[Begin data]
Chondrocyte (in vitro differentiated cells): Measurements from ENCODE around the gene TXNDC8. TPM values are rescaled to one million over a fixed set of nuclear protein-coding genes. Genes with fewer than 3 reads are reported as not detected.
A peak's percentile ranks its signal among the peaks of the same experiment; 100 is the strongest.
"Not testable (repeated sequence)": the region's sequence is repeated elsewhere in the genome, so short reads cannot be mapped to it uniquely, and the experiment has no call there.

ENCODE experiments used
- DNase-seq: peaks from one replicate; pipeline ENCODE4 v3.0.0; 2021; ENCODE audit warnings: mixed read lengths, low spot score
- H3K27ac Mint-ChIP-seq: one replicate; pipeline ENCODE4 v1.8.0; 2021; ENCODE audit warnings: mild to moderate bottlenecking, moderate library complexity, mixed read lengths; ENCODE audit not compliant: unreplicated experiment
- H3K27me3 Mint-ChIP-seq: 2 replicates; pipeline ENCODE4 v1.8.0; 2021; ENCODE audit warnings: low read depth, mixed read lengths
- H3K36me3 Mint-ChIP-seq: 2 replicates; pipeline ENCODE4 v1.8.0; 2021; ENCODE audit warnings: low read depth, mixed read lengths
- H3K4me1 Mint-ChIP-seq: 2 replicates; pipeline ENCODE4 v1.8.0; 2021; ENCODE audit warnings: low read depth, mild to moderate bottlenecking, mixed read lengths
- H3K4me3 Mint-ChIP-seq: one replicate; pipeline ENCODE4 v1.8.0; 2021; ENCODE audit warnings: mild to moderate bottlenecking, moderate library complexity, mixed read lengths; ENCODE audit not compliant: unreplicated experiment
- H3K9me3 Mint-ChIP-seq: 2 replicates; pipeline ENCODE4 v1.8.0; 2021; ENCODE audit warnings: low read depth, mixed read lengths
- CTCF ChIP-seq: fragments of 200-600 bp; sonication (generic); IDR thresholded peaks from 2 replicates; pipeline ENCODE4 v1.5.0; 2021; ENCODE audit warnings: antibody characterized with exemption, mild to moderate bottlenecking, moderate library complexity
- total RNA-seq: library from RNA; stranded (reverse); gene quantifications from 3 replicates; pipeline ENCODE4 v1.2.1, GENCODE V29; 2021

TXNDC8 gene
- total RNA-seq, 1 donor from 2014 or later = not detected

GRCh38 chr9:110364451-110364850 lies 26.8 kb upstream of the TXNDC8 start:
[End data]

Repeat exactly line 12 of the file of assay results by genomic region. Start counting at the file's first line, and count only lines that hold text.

- CTCF ChIP-seq: fragments of 200-600 bp; sonication (generic); IDR thresholded peaks from 2 replicates; pipeline ENCODE4 v1.5.0; 2021; ENCODE audit warnings: antibody characterized with exemption, mild to moderate bottlenecking, moderate library complexity